Hernández, who was born in Valencia, Venezuela, on May 23, 1990, joined Philadelphia’s development system when he was only 16. Since then, he has climbed the ladder of success until becoming one of the most consistent hitters of the National League. Hernández, who has a career batting average above .280, leads off the dynamic Phillies lineup. In his sixth season in the Major Leagues (all with Philadelphia), he is looking to reach 150 hits for the third consecutive year.

Odúbel Herrera

Very few players have improved as much in recent years in the Major Leagues as Herrera. Born in San José, Zulia, Venezuela (December 29, 1991), he made his debut with Philadelphia in 2015. Besides becoming one of the most feared hitters thanks to an exceptional start of the 2018 season, Herrera excels on defense covering center field for the Phillies. This year, in addition to a base salary of $3 million dollars, he received a signing bonus of $350,000.

Maikel Franco

Like Hernández and Herrera, Franco has only played MLB ball with Philadelphia. Born in Azua, Dominican Republic (August 26, 1992), he has a special hitting power and is in pace to record more than 20 home-runs for the third straight season. Franco signed with the Phillies as an international free agent in 2010, receiving $100,000 dollars. In 2014 he made his debut and four years later he is making almost 30 times more as the fifth highest paid player in the organization.

Alejandro BedoyaThe son of a former Colombian soccer player, Bedoya was born in Englewood, New Jersey (April 29, 1987). After growing up in Florida, he decided to try the beautiful game in Europe, where he played in Sweden, Scotland and France. He earned a spot on Team USA for the 2014 World Cup. Two years later, he signed with the Union. Bedoya currently makes $1,266,250 ($1.2 million base salary plus incentives). He is the second highest paid player in the Philadelphia squad.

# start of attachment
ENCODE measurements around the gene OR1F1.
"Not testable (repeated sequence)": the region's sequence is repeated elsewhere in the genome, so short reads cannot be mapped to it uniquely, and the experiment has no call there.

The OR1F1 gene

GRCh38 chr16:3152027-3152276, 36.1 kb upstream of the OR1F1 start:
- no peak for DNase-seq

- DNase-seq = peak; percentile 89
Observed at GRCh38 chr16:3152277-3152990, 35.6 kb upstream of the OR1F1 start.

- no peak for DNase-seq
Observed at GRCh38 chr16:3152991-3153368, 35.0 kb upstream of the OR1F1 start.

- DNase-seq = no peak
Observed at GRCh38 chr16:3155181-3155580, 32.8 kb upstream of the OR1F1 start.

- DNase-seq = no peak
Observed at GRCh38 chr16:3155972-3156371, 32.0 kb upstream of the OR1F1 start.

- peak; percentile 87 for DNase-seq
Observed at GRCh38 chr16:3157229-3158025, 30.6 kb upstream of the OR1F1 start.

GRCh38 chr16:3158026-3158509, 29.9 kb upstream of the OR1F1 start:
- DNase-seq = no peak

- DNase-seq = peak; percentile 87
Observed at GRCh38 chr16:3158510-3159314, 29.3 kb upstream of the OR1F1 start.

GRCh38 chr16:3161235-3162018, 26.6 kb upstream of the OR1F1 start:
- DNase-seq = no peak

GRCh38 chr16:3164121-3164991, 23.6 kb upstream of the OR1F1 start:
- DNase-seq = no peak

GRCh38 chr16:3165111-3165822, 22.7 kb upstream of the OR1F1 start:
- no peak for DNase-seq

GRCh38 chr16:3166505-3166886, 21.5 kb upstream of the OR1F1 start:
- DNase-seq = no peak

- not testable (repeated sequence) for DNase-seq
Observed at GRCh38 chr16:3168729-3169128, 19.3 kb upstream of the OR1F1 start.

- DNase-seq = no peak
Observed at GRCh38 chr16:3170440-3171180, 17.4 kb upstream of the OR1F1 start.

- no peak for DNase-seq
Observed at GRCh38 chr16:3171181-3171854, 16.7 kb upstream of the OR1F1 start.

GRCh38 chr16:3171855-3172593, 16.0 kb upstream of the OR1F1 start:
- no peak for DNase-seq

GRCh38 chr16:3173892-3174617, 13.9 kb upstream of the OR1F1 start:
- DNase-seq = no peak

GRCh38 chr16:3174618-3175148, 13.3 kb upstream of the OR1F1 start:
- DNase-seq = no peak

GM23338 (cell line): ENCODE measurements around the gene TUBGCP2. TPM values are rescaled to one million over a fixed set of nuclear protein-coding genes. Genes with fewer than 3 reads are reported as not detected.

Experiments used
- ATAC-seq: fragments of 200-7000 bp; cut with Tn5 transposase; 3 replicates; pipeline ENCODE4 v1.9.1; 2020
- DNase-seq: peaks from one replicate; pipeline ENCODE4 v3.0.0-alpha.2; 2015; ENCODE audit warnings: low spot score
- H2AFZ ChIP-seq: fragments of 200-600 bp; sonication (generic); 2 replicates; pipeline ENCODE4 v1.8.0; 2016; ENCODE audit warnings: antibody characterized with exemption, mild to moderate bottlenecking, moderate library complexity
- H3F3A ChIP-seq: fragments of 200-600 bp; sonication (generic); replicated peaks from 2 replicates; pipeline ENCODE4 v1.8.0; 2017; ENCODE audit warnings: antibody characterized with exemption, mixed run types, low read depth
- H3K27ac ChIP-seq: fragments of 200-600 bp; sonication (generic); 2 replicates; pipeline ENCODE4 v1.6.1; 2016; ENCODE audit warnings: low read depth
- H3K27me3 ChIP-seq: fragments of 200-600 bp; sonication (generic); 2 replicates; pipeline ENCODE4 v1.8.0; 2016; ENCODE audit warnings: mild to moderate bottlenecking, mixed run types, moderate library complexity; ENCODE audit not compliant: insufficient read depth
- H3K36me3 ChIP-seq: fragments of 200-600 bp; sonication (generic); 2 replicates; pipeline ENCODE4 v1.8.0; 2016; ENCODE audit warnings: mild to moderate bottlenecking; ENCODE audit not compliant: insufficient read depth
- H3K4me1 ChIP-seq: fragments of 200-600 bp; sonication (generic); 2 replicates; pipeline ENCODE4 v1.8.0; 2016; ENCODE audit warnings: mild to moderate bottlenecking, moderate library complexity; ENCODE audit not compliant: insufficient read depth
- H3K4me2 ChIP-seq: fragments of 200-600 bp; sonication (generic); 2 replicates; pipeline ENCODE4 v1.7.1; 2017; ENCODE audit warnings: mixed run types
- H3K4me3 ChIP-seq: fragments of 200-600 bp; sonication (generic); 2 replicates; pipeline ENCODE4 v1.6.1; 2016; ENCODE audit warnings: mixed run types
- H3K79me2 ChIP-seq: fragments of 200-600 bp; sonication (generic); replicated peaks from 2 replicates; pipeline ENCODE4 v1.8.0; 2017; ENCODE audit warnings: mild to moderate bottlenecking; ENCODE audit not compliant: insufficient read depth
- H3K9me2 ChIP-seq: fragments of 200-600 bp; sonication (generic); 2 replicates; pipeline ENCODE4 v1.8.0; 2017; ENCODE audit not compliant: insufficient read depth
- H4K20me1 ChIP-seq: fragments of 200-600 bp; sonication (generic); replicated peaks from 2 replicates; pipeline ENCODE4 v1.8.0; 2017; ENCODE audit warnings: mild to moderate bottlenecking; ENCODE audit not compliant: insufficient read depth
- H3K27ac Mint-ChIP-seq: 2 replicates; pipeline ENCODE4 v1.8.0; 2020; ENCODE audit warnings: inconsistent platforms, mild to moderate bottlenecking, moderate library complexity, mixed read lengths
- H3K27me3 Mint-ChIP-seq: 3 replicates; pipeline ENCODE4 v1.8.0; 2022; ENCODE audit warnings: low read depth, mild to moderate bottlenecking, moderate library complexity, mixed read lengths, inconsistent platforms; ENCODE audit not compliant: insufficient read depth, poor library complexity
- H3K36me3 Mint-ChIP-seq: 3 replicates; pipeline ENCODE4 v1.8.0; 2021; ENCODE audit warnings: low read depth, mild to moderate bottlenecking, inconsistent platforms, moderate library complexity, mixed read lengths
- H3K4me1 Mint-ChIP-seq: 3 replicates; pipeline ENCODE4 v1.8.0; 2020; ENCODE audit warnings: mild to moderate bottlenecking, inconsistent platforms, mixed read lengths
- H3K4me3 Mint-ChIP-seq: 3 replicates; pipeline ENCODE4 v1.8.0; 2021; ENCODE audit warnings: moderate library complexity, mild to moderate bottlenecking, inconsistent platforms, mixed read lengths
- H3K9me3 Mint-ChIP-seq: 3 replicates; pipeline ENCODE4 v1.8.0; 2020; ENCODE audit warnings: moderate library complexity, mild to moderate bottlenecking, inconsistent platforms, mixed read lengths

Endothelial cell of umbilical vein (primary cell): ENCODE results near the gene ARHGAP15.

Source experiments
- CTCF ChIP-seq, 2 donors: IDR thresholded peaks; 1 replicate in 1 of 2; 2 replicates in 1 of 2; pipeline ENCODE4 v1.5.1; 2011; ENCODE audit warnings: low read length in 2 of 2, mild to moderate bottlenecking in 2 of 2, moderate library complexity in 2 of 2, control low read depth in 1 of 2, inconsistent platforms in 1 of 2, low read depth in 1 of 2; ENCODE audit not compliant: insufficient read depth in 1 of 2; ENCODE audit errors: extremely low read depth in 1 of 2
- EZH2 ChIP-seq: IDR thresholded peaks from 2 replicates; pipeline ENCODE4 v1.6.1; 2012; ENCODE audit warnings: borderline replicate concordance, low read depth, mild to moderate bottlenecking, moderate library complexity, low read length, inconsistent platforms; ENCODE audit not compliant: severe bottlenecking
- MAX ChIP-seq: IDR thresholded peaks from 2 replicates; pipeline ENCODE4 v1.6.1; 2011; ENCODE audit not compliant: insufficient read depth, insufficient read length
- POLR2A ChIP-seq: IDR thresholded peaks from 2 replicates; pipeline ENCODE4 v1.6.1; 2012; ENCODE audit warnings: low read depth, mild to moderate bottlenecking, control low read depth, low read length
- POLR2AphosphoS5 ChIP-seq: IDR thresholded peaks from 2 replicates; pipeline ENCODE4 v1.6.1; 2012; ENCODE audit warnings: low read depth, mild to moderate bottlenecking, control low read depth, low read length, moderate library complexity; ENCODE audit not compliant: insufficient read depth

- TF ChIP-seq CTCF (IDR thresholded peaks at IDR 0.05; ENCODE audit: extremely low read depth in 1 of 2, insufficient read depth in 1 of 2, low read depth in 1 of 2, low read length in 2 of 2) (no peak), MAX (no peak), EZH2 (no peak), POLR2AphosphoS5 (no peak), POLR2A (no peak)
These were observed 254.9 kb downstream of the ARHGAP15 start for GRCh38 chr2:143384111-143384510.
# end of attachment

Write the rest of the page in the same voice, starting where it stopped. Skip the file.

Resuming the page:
Luis García

Showing an amazing spirit of fighting and sacrifice, García, who was born in Santo Domingo, Dominican Republic, on January 30, 1987, has found success in his second stint in the Major Leagues. After failing to make the rosters of the Dodgers and Nationals (2006-2010), he left baseball and opened a barber shop in New Jersey. He was then signed in 2013 by Philadelphia, where he has become a key element among the club’s relievers.

Pedro Florimón

Philadelphia is the fourth MLB city where Florimón has played. Born in La Romana, Dominican Republic (December 10, 1986), he brings eight years of experience in the Major Leagues, where he made his debut with Baltimore in 2011. Florimón represents the player every team would like to have on its roster. An excellent replacement, he can play almost every position, including pitcher. In fact, he has taken the mound twice for the Phillies this season.

Héctor Neris

After a solid 2017 season, in which he saved 26 games in 29 chances, Neris, who was born in Villa Altagracia, Dominican Republic (June 14, 1989), started 2018 as Philadelphia’s top reliever. However, things did not work out as expected. He registered 10 saves but also missed three opportunities and collected a horrible 6.90 ERA. The Phillies ended up demoting him to the Minor Leagues, where he is hoping to get back into last year’s form.

Vince Velasquez

Born in Montclair, California (June 7, 1992), this brave player with Mexican roots who overcame an early Tommy-John elbow surgery is one of the main prospects. Velasquez, who started his career with Houston in 2015, joined the Phillies a year later and quickly showed his great pitching skills. On April 16, 2016, he blanked San Diego, 3-0, delivering 16 strikeouts to fall only one shy of the club’s all-time record in a game.